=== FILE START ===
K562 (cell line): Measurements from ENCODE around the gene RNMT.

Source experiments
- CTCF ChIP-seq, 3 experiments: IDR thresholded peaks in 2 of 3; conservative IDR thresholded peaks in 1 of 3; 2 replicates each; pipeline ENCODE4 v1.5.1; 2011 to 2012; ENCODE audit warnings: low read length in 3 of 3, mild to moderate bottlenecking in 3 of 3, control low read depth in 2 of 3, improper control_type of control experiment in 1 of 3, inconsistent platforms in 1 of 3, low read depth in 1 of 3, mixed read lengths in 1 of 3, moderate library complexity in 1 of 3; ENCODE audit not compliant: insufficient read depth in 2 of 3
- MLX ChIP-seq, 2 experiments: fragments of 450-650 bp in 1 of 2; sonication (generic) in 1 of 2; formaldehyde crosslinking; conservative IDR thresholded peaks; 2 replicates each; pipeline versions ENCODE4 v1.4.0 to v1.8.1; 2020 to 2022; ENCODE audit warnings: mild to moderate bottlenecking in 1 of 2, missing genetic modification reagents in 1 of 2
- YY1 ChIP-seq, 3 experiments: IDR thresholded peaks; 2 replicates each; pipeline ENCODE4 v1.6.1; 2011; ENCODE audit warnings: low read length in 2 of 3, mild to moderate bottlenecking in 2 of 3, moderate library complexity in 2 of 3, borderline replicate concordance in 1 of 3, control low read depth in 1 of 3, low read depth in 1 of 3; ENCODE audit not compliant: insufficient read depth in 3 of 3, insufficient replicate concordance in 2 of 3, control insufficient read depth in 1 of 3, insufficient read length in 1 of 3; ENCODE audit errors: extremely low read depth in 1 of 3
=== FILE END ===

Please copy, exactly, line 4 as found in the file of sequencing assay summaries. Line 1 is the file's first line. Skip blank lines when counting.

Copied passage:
- MLX ChIP-seq, 2 experiments: fragments of 450-650 bp in 1 of 2; sonication (generic) in 1 of 2; formaldehyde crosslinking; conservative IDR thresholded peaks; 2 replicates each; pipeline versions ENCODE4 v1.4.0 to v1.8.1; 2020 to 2022; ENCODE audit warnings: mild to moderate bottlenecking in 1 of 2, missing genetic modification reagents in 1 of 2